Tuesday, August 24, 2021


According to The Guardian, two of the three surviving members of the  Sex Pistols (Steve Jones and PaulCook) have won a lawsuit they filed against SP singer Johnny Rotten (John Lydon). Lydon who was blocking their right to use Sex Pistol songs for a limited series that's being made about the band, maintaining that the other two needed his consent. The British court awarded Jones and Cook the right to use the iconic and anti-social tunes in what is termed a "majority rules" principle. Essentially, the other two surviving members did not require Lydon's consent to have access to the songs at issue.  We ought not to be surprised that a band famous for being young, angry, and contentious would eventually become quarrelsome in their waning years. Still, the dispute between the parties involved makes pondering about the glaring irony impossible to avoid. It was quite a thing when Gil Scott -Heron declared in 1971 that the revolution would not be televised. It gave us restless, agitated youth comfort to know that the Man would not win this fight. And now The Fucking Sex Pistols, the harbingers of the Judgement to Come against the soul-less corporate machine, have become merely another piece of intellectual property that is being made into a limited series for Disney, that anti-life capitalist Moloch that wears a Happy Face. If anyone ever wondered what Herbert Marcuse wrote about "repressive tolerance" was, this is it. Crudely put, the System tolerates to a degree those social forces that threaten it, assimilates their energy, and turns them into grist for the mill. Johnny Rotten complains about the perversion of the Sex Pistols legacy while Disney and other entities profit off his labors in brasher days. Rotten/Lydon still hasn't realized, it seems, that he sold out the second he signed a recording contract and a publishing deal. He was working for the Man all along. Young angry punk rockers who don't die young suffer the indignity of getting old, bloated, and cranky. This revolutionary contrarian has become the old man yelling, "get off my lawn."

Sunday, August 22, 2021

 Don Juan's Reckless Daughter - Joni Mitchell (Asylum)

Listeners have taken joy in Joni Mitchell's continual insistence on changing her musical approach, so it was not unusual that the release of Hissing of Summer Lawns was hailed, for the most part, a bold step towards personal and artistic growth. Nevertheless, while Hissing and her subsequent and less successful Hejira did indeed show Mitchell expanding herself to more adventurous motifs - broader song structures, an increasingly impressionistic lyric scan, jazz textures - the trend toward a more personalized voice has virtually walled her off from the majority of her fans. Don Juan's Reckless Daughter, her new double record effort, takes the ground gained from the last two albums and converts it into a meandering, amorphous culmination of half-formed concepts. Musically, the stylistic conceit is towards jazz modernism, with several songs exceeding ten minutes in length as they ramble over Mitchell's vaguely comprehensible piano chords. She reveals a tendency to hit a strident chord and let the notes resonate and fade as she vocally ruminates over the lyrics - while her sidemen, Jaco Pastorious and Wayne Shorter from Weather Report, and guitarist John Guerin, do their best to add definition.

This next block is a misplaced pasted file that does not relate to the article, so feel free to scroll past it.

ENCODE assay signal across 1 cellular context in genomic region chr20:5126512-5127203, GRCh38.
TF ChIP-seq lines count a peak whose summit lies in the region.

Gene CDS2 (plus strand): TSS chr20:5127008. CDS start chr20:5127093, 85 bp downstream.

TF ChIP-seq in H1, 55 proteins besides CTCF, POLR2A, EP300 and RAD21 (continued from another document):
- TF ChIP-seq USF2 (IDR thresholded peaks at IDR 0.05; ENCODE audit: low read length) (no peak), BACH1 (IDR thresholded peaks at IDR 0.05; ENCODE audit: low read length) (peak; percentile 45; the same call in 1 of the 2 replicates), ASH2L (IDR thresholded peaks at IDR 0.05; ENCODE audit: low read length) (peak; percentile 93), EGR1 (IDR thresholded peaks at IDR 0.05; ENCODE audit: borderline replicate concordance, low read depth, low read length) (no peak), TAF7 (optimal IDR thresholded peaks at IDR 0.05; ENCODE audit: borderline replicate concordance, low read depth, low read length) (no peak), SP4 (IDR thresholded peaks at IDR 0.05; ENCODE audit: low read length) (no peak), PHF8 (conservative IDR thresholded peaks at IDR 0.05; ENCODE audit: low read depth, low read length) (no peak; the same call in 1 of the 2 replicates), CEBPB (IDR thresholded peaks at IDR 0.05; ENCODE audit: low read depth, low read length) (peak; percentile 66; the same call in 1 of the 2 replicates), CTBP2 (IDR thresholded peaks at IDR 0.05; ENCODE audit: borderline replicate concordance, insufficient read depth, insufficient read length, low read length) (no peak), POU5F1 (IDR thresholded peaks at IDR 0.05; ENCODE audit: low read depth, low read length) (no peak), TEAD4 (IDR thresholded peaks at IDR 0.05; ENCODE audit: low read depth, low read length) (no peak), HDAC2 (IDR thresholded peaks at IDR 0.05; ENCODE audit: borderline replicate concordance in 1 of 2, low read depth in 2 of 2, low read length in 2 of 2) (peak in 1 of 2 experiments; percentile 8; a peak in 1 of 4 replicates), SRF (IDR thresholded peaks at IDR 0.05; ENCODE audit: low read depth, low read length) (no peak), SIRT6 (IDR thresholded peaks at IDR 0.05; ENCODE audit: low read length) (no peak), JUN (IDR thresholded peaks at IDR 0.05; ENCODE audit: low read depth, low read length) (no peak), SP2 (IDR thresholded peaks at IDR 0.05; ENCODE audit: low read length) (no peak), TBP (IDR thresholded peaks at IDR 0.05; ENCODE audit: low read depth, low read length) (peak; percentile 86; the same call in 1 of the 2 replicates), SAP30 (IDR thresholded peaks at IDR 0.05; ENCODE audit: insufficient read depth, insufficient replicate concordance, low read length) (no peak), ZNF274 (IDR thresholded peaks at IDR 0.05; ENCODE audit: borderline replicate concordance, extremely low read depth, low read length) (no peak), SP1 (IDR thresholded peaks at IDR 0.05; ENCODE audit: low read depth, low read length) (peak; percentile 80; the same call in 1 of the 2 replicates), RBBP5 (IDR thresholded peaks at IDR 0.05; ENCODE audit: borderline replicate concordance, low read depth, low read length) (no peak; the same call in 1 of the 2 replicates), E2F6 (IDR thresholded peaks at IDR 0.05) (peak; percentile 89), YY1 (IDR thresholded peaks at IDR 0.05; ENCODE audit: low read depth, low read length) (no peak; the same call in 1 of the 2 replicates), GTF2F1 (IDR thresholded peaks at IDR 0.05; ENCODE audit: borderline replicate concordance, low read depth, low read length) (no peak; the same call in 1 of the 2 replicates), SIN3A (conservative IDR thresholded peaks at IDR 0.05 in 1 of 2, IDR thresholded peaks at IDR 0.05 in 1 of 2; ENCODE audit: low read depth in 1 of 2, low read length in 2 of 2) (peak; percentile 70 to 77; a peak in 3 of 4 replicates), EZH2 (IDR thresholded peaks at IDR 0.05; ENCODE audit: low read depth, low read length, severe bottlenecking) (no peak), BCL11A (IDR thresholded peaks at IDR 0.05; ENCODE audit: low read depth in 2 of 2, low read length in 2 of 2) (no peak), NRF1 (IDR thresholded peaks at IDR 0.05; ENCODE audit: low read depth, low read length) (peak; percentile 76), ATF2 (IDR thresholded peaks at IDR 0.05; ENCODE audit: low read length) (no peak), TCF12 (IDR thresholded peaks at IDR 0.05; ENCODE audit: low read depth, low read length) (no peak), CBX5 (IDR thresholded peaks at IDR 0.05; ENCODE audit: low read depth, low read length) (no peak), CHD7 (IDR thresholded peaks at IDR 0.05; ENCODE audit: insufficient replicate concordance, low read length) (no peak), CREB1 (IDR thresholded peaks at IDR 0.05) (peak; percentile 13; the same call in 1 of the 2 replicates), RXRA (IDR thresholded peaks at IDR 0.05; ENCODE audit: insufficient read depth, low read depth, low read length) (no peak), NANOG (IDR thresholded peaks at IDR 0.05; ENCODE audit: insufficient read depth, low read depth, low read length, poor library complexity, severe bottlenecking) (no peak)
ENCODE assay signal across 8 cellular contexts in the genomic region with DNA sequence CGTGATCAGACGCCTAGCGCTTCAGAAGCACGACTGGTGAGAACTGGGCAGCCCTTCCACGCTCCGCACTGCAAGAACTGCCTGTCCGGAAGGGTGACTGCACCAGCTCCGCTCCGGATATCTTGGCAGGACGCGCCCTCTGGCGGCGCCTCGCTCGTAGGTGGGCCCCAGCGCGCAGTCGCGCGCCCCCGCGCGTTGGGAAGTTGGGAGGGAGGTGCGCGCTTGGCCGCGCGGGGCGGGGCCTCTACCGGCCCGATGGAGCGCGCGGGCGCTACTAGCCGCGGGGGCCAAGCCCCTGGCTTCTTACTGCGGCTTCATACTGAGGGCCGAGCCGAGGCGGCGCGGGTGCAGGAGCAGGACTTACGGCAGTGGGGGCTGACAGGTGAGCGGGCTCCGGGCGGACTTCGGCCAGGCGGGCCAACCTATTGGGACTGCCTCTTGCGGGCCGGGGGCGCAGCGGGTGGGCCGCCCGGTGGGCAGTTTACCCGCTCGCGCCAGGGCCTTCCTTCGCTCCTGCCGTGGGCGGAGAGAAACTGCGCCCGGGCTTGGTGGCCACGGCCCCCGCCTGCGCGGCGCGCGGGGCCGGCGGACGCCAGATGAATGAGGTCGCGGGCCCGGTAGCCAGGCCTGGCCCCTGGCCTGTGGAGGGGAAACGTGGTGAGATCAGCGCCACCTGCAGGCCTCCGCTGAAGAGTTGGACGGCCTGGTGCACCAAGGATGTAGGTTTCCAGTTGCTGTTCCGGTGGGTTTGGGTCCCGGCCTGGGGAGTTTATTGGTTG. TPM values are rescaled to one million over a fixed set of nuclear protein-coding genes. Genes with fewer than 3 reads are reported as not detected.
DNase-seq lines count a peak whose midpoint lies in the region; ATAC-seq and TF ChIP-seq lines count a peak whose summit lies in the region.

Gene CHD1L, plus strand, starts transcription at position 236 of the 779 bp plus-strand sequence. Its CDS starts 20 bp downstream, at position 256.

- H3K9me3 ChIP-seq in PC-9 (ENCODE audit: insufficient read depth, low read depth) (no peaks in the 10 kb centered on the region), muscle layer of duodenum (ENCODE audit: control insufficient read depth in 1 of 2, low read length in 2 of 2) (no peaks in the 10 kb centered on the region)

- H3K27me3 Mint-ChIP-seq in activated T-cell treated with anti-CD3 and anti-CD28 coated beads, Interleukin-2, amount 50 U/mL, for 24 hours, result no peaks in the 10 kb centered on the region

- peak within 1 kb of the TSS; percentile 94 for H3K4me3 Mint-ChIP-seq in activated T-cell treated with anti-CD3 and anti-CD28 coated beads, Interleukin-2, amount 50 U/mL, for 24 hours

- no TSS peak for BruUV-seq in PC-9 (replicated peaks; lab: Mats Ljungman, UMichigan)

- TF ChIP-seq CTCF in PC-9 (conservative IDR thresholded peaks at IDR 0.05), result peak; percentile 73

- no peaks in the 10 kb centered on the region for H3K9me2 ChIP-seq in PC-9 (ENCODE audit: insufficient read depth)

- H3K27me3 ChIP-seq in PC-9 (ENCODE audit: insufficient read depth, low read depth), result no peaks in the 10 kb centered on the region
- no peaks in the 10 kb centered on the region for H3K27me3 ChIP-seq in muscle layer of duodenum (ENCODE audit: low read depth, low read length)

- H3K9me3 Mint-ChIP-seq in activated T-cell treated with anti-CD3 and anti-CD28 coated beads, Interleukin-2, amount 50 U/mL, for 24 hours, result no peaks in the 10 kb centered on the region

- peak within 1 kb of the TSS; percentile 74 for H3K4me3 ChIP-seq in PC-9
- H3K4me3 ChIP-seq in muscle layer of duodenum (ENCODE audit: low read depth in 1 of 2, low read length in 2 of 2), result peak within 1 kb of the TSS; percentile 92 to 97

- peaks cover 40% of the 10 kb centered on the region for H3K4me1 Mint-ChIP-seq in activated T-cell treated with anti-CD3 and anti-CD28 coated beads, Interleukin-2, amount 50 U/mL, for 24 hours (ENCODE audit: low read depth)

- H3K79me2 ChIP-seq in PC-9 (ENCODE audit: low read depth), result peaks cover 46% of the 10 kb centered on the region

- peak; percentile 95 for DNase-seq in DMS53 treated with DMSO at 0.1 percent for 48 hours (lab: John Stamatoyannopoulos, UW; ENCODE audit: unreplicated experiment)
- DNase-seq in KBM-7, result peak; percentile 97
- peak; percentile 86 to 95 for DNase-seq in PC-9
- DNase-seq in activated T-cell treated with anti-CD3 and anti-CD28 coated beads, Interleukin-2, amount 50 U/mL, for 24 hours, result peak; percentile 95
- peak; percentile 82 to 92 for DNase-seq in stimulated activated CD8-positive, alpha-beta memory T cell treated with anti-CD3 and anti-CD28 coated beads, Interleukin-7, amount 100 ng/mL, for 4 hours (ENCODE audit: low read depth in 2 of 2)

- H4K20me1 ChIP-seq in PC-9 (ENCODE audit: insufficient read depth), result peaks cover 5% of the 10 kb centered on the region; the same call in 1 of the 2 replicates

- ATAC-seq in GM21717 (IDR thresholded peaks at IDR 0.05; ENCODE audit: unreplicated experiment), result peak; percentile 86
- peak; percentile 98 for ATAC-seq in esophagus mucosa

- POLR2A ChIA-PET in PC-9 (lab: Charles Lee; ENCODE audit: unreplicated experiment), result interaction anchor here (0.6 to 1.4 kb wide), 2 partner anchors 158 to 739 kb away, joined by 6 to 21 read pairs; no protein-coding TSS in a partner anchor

The lyrics, in kind, are an impressionistic hodgepodge, a string of images, indecipherable references, and gutless epiphanies that needed a good pruning. While the more hard-nosed defenders may defend the latest with the excuse that a poet may express themselves in any way they see fit, one still has to question the worth of any effort to dissect Reckless Daughter the way one used to mull over Dylan albums. Though any number of matters that Mitchell chooses to deal with may have value to her audience - spiritual lassitude, the responsibilities of freedom, sexuality into Middle Ages - she does not supply anything resembling hooks, catchphrases, or access points, of ' reference to steady the voluminous diffusion of the stanzas. Instead, she gives them art, whether they like it or not. The paradox in Mitchell's idea has thrown craft well outside the window while measuring up to "Art" in the upper case. She has gone from being an artful songwriter to being merely arty. What is remembered is the artifice and gloss used to make this double record enterprise seem a higher caliber of music. 

Sunday, August 1, 2021



In future years the younger folks might be nostalgic as they reminisce about the supposed fun and convenience of down San Diego's Horton Plaza Shopping Center before it eventually became a dead mall, now being repurposed as office space for tech companies. 

The truth of the matter is that even in its prime, it was an alienated space, full of architectural distractions, detours, and dead ends that seemed designed to magnify your unease and increase your desire to escape your sense of uselessness by exhausting your credit limit and begging creditors for an increase in your credit line.

 I  worked there for several years as a bookseller and made my number one spot to see new movies. Over time you couldn't help by note the waning numbers of people coming to the Plaza, the number of stores advertising off-Holiday Sales with things up to 70 percent off, the closing of stores, and the draping of butcher paper over the display windows with a sad sign promising a new retailer coming in soon, watching the calendar pages fly away and noting again the stores were still vacant and that more stores had joined them.

Horton Plaza had become an empty series of angular paths, walkways, bridges to more locked up storefronts, a structural case of architectural schizophrenia where all the eaves, overhangs, arches, and such unusual twists cast deep, despairing shadows over the dead concrete, few have reason to walk.